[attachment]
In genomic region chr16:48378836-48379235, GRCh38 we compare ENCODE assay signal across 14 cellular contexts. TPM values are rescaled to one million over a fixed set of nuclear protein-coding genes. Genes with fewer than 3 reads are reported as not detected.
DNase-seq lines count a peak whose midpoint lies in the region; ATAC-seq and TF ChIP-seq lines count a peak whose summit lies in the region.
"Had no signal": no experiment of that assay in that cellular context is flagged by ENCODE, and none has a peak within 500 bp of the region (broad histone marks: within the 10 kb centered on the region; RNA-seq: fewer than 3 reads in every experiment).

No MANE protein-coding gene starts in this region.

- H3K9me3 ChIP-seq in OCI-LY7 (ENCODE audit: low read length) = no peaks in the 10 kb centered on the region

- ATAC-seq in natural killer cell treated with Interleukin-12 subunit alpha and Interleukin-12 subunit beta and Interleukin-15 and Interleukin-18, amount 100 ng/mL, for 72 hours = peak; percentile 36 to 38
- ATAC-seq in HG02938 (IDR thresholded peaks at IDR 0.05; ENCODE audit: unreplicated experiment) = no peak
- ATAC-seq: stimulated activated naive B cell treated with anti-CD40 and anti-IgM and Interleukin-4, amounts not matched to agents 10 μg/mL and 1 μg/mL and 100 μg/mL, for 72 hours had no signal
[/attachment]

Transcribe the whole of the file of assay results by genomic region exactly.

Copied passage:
In genomic region chr16:48378836-48379235, GRCh38 we compare ENCODE assay signal across 14 cellular contexts. TPM values are rescaled to one million over a fixed set of nuclear protein-coding genes. Genes with fewer than 3 reads are reported as not detected.
DNase-seq lines count a peak whose midpoint lies in the region; ATAC-seq and TF ChIP-seq lines count a peak whose summit lies in the region.
"Had no signal": no experiment of that assay in that cellular context is flagged by ENCODE, and none has a peak within 500 bp of the region (broad histone marks: within the 10 kb centered on the region; RNA-seq: fewer than 3 reads in every experiment).

No MANE protein-coding gene starts in this region.

- H3K9me3 ChIP-seq in OCI-LY7 (ENCODE audit: low read length) = no peaks in the 10 kb centered on the region

- ATAC-seq in natural killer cell treated with Interleukin-12 subunit alpha and Interleukin-12 subunit beta and Interleukin-15 and Interleukin-18, amount 100 ng/mL, for 72 hours = peak; percentile 36 to 38
- ATAC-seq in HG02938 (IDR thresholded peaks at IDR 0.05; ENCODE audit: unreplicated experiment) = no peak
- ATAC-seq: stimulated activated naive B cell treated with anti-CD40 and anti-IgM and Interleukin-4, amounts not matched to agents 10 μg/mL and 1 μg/mL and 100 μg/mL, for 72 hours had no signal